What Is the the Federal Motor Carrier Safety Administration?

The Federal Motor Carrier Safety Administration is a federal agency that sets rules and regulations for buses and trucks such as how long a driver can drive or how to deal with hazardous materials.
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10 Myths about the Federal Motor Carrier Safety Regulations - Part 8, Off duty while loading?

Myth about FMCSRs related to what to mark on your records of duty status while loading or unloading your trailer.

4 thoughts on “What Is the the Federal Motor Carrier Safety Administration?

  • September 18, 2017 at 11:12 am

    That's really reaching. Someone would really have to go out of their way to prove it. Besides, how would anything get done if every driver logged onduty status while waiting for lumpers at a DC?? That's ludicrous!!

  • September 18, 2017 at 12:10 pm

    If I'm in the sleeper sleeping I'm not on duty. If I'm not allowed on the dock while the trailer is loaded I'm not on duty. I'm free to read, watch TV, or sleep. I'm not on duty. This guy is a putz.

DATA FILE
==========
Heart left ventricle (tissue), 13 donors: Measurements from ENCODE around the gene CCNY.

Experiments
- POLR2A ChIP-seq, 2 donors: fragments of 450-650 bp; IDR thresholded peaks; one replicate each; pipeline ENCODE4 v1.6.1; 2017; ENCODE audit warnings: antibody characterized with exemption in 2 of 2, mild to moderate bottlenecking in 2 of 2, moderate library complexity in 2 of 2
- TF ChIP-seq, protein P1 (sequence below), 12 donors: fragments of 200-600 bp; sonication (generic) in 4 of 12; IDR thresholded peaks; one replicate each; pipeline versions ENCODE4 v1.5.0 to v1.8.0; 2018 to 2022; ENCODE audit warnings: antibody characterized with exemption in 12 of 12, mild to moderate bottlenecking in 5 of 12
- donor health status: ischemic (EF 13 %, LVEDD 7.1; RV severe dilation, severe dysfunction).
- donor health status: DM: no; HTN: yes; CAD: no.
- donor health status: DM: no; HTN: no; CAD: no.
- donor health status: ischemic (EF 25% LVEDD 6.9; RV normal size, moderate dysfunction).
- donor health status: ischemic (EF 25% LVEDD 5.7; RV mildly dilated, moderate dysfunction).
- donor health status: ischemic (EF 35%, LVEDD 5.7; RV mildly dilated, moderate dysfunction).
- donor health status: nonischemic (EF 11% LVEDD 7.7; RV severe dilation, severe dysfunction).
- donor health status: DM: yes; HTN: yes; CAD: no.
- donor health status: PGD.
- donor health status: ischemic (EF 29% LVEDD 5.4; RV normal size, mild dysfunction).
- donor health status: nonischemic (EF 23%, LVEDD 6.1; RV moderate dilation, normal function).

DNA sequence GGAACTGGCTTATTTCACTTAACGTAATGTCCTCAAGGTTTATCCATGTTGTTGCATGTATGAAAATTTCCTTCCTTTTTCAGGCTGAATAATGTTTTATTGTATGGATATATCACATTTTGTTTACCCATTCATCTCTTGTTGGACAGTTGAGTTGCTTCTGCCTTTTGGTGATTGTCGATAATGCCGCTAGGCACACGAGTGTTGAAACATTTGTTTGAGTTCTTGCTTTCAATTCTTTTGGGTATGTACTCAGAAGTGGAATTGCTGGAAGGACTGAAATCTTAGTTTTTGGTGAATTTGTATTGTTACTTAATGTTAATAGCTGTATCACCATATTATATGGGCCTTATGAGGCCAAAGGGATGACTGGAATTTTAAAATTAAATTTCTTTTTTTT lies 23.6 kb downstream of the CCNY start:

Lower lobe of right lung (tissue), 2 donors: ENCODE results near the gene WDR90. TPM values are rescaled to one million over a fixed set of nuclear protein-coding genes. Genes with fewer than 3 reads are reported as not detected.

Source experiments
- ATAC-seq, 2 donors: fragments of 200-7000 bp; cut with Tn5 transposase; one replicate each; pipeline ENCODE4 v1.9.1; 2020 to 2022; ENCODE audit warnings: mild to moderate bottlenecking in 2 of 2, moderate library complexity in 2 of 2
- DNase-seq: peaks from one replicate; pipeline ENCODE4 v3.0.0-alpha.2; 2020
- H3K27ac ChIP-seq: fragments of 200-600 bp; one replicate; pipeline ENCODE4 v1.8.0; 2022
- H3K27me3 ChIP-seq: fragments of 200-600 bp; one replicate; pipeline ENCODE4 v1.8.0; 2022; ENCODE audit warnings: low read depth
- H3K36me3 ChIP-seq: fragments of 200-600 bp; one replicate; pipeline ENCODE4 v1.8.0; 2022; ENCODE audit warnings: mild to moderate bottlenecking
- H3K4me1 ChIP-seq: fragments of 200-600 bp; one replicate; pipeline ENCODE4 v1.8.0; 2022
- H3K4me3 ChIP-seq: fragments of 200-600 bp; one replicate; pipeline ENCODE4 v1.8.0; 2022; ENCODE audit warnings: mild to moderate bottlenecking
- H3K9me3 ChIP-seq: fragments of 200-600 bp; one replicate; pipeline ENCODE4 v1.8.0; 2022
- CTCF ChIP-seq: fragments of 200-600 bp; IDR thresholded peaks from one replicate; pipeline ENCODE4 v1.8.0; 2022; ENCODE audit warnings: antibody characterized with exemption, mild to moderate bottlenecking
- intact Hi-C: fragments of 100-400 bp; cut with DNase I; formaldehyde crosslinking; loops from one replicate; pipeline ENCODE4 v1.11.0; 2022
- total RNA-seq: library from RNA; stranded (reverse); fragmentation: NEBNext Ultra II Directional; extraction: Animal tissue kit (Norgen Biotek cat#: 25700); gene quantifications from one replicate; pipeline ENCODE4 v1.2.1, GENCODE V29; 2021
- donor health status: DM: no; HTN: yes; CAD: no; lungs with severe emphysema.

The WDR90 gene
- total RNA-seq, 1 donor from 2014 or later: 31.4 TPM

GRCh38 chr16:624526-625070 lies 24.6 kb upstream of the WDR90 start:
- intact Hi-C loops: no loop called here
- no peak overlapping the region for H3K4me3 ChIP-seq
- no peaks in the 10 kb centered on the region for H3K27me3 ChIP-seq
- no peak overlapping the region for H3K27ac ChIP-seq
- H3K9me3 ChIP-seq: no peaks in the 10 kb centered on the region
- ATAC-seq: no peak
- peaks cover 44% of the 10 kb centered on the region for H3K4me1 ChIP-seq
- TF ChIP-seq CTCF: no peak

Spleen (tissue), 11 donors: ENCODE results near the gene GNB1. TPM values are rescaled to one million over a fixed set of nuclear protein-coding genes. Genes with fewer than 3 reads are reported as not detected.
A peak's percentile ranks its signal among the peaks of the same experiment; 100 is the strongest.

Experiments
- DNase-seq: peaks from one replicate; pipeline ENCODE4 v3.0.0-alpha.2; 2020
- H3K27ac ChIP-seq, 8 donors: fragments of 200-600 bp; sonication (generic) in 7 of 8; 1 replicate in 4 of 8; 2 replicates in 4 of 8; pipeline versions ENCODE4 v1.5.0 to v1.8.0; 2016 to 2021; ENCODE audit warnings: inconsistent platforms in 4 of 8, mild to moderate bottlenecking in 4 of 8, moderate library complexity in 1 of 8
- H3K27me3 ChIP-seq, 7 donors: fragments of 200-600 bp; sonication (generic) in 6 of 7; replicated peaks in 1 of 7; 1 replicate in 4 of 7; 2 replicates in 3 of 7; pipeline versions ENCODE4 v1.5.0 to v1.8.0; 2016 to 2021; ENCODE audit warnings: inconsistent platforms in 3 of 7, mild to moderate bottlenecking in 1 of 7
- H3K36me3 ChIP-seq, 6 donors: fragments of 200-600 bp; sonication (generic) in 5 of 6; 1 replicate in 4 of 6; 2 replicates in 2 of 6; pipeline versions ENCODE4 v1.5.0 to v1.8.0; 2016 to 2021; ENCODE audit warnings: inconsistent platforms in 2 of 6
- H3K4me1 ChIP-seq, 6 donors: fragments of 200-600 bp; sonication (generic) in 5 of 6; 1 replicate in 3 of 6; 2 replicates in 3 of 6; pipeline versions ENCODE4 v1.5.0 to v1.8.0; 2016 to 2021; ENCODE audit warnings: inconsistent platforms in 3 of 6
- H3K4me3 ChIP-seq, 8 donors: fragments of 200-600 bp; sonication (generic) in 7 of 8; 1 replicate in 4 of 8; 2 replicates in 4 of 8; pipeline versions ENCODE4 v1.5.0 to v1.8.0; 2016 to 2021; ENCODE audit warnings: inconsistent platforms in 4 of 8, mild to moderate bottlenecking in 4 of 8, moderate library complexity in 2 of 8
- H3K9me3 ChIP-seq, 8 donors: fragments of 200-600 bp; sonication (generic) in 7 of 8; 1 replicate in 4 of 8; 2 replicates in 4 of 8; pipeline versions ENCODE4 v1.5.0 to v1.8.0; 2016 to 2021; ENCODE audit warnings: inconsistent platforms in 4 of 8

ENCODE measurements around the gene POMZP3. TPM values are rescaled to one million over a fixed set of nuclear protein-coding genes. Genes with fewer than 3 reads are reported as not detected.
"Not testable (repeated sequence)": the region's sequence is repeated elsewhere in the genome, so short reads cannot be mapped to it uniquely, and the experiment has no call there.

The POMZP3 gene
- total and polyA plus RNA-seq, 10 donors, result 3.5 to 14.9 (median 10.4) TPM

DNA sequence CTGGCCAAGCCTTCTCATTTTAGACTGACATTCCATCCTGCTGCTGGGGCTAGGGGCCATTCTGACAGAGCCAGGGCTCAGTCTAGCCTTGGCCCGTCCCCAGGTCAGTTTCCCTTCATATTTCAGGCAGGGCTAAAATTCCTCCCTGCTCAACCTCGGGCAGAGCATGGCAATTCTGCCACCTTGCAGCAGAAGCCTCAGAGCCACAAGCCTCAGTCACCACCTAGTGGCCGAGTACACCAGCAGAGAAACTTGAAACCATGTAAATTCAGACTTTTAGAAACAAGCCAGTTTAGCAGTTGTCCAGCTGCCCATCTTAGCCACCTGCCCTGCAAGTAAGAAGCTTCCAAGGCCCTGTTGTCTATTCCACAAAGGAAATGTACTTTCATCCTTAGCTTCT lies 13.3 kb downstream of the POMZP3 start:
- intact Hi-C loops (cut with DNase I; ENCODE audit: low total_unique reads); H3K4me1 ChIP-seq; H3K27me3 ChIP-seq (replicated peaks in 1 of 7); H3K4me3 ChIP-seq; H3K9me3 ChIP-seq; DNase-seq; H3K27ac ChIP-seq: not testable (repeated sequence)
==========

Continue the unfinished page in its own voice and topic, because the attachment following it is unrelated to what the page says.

• September 18, 2017 at 1:08 pm

    Federal Register / Vol. 78, No. 134 / Friday, July 12, 2013 / Rules and Regulations 41853
    hours of Service for Commercial Motor
    Vehicle Drivers Regulatory Guidance
    for 49 CFR 395.2, Definitions
    Question 2: What conditions must be
    met for a commercial motor vehicle
    (CMV) driver to record meal and other
    routine stops made during a work shift
    as off-duty time?
    Guidance: Drivers may record meal
    and other routine stops, including a rest
    break of at least 30 minutes intended to
    satisfy 49 CFR 395.3(a)(3)(ii), as off-duty
    time provided:
    1. The driver is relieved of all duty
    and responsibility for the care and
    custody of the vehicle, its accessories,
    and any cargo or passengers it may be
    2. During the stop, and for the
    duration of the stop, the driver must be
    at liberty to pursue activities of his/her
    own choosing.
    Through the revision of the regulatory
    guidance, FMCSA makes clear that the
    motor carrier need not provide formal
    guidance, either verbal or written, to
    drivers with regard to the specific times
    and locations where rest break may be
    taken. The revised guidance also
    emphasizes that periods of time during
    which the driver is free to stop working,
    and engage in activities of his/her
    choosing, may be recorded as off-duty
    time, irrespective of whether the driver
    has the means or opportunity to leave a
    particular facility or location. All
    previously issued guidance on this
    matter should be disregarded if
    inconsistent with today’s notice.

  • September 18, 2017 at 1:20 pm

    wrong you do not need to be free to leave the premises..you only need to be not performing any work and not being compensated and free to engage in activities of your own choosing..


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